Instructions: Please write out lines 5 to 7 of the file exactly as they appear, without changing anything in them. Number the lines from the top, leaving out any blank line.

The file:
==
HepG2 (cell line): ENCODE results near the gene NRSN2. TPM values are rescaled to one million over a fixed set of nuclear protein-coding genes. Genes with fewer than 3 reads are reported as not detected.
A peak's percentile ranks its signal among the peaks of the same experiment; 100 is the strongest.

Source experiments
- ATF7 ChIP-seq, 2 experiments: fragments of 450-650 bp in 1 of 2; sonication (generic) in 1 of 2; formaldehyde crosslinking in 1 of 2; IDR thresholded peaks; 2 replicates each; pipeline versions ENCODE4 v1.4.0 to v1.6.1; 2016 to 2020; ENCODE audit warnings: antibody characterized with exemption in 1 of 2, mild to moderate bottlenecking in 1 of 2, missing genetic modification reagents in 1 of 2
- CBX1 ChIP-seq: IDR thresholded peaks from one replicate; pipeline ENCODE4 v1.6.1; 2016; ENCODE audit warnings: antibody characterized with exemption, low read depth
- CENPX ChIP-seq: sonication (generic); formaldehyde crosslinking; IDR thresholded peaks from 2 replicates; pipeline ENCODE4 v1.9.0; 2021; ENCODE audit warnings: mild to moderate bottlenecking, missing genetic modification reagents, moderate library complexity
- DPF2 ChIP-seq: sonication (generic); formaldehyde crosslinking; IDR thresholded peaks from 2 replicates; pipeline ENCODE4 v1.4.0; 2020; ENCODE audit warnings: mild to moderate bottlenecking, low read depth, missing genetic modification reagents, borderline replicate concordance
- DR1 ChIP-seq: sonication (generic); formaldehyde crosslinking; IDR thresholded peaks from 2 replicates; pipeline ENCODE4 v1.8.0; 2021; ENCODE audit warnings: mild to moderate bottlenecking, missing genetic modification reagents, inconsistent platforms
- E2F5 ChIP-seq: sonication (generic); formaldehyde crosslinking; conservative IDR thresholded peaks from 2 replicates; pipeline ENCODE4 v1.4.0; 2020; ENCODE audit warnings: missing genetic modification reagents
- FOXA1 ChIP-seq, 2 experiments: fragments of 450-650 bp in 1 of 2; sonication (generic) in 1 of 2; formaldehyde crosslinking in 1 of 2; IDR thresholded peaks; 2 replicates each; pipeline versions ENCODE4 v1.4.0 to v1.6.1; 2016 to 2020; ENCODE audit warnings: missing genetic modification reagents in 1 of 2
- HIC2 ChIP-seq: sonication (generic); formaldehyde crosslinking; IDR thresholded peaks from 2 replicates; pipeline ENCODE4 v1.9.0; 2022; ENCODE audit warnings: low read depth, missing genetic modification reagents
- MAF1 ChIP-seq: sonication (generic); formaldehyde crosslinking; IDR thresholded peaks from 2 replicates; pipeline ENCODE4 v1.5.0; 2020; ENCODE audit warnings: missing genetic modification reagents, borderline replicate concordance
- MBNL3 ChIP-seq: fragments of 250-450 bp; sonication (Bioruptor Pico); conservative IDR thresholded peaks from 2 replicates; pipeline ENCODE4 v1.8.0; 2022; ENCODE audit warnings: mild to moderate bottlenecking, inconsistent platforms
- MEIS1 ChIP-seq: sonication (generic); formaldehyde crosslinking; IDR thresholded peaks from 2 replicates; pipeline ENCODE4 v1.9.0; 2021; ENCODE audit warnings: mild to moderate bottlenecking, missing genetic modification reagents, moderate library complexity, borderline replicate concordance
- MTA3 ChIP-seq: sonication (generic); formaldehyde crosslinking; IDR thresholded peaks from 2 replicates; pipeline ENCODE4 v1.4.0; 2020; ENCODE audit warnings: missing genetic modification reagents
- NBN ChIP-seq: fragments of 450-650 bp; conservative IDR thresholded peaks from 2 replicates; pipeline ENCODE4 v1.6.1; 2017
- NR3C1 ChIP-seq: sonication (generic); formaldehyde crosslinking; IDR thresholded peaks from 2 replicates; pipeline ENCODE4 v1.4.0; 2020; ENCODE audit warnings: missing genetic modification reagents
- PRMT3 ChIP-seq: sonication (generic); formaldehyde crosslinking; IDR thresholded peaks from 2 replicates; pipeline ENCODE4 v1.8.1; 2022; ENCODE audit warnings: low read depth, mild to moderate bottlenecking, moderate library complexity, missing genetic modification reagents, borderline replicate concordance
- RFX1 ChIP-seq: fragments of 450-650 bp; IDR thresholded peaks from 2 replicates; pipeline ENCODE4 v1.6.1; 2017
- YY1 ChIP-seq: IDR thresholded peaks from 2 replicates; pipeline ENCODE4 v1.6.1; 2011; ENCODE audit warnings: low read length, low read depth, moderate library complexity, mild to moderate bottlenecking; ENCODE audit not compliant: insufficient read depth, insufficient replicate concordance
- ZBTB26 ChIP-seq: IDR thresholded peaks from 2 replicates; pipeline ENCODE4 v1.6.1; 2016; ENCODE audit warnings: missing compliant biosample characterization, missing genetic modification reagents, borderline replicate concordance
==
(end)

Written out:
- CBX1 ChIP-seq: IDR thresholded peaks from one replicate; pipeline ENCODE4 v1.6.1; 2016; ENCODE audit warnings: antibody characterized with exemption, low read depth
- CENPX ChIP-seq: sonication (generic); formaldehyde crosslinking; IDR thresholded peaks from 2 replicates; pipeline ENCODE4 v1.9.0; 2021; ENCODE audit warnings: mild to moderate bottlenecking, missing genetic modification reagents, moderate library complexity
- DPF2 ChIP-seq: sonication (generic); formaldehyde crosslinking; IDR thresholded peaks from 2 replicates; pipeline ENCODE4 v1.4.0; 2020; ENCODE audit warnings: mild to moderate bottlenecking, low read depth, missing genetic modification reagents, borderline replicate concordance